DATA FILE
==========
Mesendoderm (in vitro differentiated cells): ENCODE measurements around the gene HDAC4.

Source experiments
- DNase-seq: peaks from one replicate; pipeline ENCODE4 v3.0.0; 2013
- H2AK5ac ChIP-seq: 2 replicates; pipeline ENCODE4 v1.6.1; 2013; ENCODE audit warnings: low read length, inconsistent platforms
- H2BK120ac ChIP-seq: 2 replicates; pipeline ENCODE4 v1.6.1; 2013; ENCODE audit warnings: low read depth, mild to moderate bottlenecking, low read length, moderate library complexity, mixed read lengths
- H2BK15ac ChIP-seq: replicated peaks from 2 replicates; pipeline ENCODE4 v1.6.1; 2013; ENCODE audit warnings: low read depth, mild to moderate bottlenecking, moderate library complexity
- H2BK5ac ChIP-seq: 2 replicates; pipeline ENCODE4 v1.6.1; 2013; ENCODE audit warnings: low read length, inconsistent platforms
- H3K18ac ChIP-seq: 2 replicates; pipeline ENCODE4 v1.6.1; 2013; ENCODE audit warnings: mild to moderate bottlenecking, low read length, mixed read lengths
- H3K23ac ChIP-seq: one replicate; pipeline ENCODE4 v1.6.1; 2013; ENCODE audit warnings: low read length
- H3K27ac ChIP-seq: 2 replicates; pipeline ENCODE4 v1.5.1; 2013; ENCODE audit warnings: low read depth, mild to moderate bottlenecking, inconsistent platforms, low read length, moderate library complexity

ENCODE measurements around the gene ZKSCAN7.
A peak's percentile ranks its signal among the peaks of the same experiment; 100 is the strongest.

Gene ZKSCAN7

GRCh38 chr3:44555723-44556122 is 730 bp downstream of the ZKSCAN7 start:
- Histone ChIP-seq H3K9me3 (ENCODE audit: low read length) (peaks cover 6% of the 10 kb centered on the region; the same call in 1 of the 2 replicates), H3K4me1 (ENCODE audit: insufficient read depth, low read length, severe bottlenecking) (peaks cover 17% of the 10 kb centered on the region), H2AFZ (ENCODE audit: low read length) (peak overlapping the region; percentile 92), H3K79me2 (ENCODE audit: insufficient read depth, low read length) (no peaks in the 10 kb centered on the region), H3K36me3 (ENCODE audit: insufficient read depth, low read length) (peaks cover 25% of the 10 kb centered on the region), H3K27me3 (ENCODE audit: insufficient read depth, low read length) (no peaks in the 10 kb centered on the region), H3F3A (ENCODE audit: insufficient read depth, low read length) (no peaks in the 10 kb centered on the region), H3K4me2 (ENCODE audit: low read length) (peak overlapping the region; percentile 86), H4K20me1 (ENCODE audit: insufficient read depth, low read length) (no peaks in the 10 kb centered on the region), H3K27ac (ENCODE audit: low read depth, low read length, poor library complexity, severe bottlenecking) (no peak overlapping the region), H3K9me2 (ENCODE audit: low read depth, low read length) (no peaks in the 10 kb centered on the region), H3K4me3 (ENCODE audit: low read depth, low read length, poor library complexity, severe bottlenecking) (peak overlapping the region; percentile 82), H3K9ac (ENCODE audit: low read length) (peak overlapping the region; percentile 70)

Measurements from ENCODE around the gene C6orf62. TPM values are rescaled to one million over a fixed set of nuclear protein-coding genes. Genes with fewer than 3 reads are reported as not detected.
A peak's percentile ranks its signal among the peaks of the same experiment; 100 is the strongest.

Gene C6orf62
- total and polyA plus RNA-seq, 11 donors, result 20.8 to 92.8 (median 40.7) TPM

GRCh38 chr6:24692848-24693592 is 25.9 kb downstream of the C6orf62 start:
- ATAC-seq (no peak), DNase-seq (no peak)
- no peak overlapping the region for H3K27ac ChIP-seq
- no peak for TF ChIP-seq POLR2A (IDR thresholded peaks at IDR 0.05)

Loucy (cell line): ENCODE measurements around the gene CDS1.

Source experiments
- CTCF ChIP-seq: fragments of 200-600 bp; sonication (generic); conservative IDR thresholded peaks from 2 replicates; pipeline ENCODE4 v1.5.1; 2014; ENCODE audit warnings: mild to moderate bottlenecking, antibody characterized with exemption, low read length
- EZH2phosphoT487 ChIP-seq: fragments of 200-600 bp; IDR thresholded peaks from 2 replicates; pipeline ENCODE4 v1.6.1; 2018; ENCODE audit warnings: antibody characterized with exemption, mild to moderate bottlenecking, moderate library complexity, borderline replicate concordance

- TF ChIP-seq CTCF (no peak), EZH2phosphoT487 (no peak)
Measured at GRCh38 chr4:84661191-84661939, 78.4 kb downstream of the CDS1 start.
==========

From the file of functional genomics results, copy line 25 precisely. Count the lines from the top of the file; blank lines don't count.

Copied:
Source experiments